Saturday, 09 September 2017 15:15

Tempted to muck about in media library folders for Apple apps like Photos? Don't do it

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Macworld

Ross Millard wrote in with a complaint about Photos for macOS. He notes that he can’t easily find in which folders his images live on his computer when using Photos. He’s used to interacting directly with his media via Aperture, and having it directly accessible. iPhoto also made this easy.

Photos, like iTunes and iMovie, doesn’t have a great way for you to access the media and other items that it manages, but there are some workarounds.

Apple gradually changed its app design to rely on library “files,” which are a special kind of folder, called a package. To the Finder, and for the purposes of copying and moving items, the library is a single folder. Inside, it contains all the sausage-making ingredients used by the apps, including original media files, modified ones (in the cases of Photos), project components, and one or more databases that track what’s inside the library.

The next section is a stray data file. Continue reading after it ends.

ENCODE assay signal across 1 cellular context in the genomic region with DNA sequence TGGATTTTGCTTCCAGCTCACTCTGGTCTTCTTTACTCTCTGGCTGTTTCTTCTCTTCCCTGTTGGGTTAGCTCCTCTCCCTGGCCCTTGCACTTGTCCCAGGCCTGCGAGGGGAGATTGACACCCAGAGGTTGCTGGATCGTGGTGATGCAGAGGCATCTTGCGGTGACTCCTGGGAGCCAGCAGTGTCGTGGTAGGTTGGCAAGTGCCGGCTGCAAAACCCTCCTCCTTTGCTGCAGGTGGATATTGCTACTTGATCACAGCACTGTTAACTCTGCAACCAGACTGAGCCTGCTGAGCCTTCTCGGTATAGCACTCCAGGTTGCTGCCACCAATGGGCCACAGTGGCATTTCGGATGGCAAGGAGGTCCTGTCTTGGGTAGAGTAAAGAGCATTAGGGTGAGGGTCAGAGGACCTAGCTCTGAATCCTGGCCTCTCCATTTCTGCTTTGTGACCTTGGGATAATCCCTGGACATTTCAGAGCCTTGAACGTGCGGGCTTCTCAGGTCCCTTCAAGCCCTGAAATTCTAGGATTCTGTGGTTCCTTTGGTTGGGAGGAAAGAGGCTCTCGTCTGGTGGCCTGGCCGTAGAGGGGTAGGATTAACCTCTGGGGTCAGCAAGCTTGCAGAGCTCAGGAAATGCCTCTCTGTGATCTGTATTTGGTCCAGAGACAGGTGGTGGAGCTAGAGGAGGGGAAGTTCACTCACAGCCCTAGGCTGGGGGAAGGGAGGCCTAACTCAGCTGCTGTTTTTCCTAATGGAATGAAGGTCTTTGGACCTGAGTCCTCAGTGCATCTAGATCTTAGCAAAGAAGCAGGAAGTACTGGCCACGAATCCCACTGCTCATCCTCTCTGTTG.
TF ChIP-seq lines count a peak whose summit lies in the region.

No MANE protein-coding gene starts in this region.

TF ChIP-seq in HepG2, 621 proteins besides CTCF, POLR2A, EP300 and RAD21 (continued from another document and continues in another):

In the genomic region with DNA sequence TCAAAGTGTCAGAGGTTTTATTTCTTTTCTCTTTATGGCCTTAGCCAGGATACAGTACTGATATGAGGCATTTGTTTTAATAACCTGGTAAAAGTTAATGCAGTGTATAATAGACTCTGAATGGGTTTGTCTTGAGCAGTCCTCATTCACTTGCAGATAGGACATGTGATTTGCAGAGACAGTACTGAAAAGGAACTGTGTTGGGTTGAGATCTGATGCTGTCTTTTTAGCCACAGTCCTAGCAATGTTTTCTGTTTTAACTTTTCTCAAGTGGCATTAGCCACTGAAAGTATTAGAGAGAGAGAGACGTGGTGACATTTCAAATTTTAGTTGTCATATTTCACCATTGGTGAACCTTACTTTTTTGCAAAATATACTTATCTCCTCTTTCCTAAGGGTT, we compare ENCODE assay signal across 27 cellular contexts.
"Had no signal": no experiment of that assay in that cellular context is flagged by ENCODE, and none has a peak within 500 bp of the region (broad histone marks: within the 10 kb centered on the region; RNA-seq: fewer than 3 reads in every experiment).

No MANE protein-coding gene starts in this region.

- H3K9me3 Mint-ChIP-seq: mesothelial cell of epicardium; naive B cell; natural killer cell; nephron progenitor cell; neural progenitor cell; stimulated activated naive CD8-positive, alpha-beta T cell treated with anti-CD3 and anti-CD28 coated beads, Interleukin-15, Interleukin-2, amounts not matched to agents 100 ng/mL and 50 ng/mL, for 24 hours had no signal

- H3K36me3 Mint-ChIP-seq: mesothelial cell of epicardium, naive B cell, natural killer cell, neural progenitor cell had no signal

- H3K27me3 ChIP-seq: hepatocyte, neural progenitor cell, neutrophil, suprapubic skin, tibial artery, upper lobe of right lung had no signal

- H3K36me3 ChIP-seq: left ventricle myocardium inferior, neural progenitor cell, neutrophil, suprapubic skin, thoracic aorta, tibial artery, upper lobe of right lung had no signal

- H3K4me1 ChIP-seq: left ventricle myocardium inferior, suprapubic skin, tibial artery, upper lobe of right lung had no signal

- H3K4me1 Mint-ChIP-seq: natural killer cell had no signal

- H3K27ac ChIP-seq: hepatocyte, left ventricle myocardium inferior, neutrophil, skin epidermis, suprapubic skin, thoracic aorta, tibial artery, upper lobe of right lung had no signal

With Photos, when you modify an image, it retains the original and stores a modified version. With the introduction of the HEIF image file format in macOS High Sierra and iOS 11 later this year, it’s possible Apple will take advantage of that file format to incorporate modifications as a separate layer, just including differences or instructions on how to take the original image and produce the modified one.

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Tempted to muck about in media library folders for Apple apps like Photos? Don't do it published on
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SPEEDEE

SPEEDEE spends his day searching the internet for the information you need to better use your Mac, iPhone, iPad, Apple TV, Apple Watch and all else Apple.

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